Novartis Pharmaceuticals Corporation will pay $51.25 million to resolve claims that it unlawfully funneled money to three different foundations – The Assistance Fund, the National Organization for Rare Disorders, and the Chronic Disease Fund – so that those organizations could fund co-payments owed by Medicare beneficiary patients prescribed the Novartis drugs Gilenya (for multiple sclerosis) and Afinitor (for renal cell carcinoma and certain pancreatic cancers).  The payments were alleged to be in violation of the Anti-Kickback Statute and False Claims Act.  USAO Mass; DOJ

July 1, 2020

Genetic testing company Agendia, Inc., which offers the MammaPrint test analyzing genes within breast cancer tumors to predict recurrence, will pay $8.25 million to resolve claims of Medicare fraud in a case brought by a whistleblower under the False Claims Act.  Agendia was alleged to have conspired with hospitals to delay the performance of MammaPrint tests for patients discharged from those hospitals.  Under the Medicare 14-Day Rule in effect during the relevant time period, Agendia was allowed to bill Medicare directly for the test if it was performed more than 14 days after the patient was discharged from the hospital; if the test was performed within 14 days of discharge, then it would be billed through the hospital.  If Agendia received a physician’s order for a Medicare patient within 14 days of the patient’s discharge, it would either cancel the order and require the physician to resubmit it, or otherwise improperly delay the test and claim it was ordered and performed on a later date.  The whistleblower was a former employee of a Kentucky hospital, Mercy Health- Lourdes, which worked with Agendia to allow it to separately bill Medicare for the test, including by holding tissue specimens for 14 days or longer after patients were discharged. The hospital previously paid $211,039 to settle its liability.  No reward amount for the whistleblower was made public.  USAO WDKY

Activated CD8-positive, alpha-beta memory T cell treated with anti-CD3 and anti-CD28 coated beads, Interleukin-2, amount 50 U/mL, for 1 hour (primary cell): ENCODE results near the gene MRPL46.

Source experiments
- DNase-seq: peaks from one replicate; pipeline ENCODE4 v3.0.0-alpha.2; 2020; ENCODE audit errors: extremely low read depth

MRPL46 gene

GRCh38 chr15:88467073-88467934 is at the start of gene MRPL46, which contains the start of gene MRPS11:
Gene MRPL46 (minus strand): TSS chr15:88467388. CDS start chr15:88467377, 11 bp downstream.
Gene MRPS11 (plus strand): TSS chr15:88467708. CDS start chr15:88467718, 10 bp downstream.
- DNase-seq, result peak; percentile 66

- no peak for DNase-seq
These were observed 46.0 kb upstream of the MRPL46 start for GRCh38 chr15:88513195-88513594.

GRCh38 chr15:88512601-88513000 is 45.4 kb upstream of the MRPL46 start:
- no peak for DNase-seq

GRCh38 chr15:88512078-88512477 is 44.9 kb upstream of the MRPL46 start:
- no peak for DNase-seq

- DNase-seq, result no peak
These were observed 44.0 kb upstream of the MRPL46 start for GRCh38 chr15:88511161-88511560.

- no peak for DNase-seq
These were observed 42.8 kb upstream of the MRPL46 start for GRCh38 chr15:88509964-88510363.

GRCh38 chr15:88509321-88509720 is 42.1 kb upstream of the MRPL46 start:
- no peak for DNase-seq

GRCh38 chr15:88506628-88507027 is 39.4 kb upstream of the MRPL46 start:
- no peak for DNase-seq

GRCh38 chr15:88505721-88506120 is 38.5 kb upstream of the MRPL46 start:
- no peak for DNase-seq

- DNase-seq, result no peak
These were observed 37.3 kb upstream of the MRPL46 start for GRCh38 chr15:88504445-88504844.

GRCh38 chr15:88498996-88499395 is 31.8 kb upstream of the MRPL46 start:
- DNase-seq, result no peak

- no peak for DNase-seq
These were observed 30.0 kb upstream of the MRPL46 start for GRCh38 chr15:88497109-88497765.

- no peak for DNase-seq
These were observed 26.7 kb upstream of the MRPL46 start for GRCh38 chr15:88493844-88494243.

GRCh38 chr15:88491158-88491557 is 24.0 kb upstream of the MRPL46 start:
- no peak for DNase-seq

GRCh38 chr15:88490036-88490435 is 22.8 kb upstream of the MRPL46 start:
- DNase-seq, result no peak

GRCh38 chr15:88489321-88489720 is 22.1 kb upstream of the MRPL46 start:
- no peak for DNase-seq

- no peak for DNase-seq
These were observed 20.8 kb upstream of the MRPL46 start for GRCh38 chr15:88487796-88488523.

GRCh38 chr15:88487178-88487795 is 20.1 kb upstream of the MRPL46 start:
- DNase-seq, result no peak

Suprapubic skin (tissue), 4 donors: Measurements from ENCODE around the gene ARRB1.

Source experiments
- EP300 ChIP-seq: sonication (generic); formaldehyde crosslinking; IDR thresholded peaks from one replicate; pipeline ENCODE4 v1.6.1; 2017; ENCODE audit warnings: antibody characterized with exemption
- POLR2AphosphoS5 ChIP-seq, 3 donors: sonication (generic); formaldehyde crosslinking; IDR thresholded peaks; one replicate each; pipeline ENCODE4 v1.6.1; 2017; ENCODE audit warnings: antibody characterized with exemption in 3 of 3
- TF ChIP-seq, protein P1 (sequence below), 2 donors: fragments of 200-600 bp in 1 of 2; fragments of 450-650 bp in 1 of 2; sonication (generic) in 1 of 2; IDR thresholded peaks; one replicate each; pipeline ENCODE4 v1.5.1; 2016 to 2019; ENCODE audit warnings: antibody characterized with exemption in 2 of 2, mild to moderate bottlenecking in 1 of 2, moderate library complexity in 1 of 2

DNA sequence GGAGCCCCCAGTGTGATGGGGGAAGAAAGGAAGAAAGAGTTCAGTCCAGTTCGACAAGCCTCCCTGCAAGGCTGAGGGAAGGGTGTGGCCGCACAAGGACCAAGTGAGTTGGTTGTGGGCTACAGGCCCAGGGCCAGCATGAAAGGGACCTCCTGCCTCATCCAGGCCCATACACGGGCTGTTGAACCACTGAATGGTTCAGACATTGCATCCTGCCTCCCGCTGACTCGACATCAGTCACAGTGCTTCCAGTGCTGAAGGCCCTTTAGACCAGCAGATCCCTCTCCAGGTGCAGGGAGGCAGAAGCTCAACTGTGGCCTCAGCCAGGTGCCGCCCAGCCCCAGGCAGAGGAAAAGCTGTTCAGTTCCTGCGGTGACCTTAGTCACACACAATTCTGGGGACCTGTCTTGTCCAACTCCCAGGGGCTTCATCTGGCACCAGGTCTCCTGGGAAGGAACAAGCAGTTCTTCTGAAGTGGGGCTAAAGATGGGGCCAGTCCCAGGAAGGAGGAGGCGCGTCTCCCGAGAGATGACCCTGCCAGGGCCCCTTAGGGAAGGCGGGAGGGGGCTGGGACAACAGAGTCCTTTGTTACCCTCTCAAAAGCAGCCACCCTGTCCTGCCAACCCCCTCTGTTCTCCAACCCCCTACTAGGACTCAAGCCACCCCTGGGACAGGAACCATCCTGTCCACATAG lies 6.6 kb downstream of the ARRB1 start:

June 30, 2020

Ophthalmic Consultants, P.A. and its principal Robert K. Snyder have agreed to pay $4.8 million to resolve claims that they unlawfully billed federal healthcare programs for the drugs ranibizumab (Lucentis®) and aflipercept (Eylea®).  While the drugs are sold in single-use vials, defendants used single vials to provide doses to multiple patients, allowing them to obtain excessive reimbursement from Medicare, TRICARE, and the Federal Employees Health Benefits Program.  USAO MD FL

June 30, 2020

The University of Virginia will pay $1 million to resolve claims that it received rebates and credits on the purchase of materials and failed to account for those rebates and credits and reduce charges to the federal government in connection with federal grants and awards the university received.  USAO EDVA

COVID Frauds of the Week: Fraud on the PPP

Posted  06/26/20
hundared dollar bill zoomed in to president's face
This week’s COVID-19 frauds centered on (temporarily) successful attempts to receive Paycheck Protection Program (PPP) funds for nonexistent companies and fabricated or inflated employee headcounts. First up is the owner of a wedding planning company that sought personal enrichment via more than $3 million in forgivable PPP loans for his 120 nonexistent employees. Fahad Shah, 44, of Murphy, Texas, was arrested...

Under Cover of Pandemic, Nursing Home Residents Illegally Evicted

Posted  06/26/20
By Jessica T. Moore
wheelchair in the hospital lobby
“It felt opportunistic, where some homes were basically seizing the moment when everyone is looking the other way to move people out.”  (Laurie Facciarossa Brewer, long-term care ombudsman in New Jersey).  With nursing homes involved in more than 40% of coronavirus deaths, in depth reporting by Jessica Silver-Greenberg and Amy Julia Harris at the New York Times reveals a new threat to residents’ care and...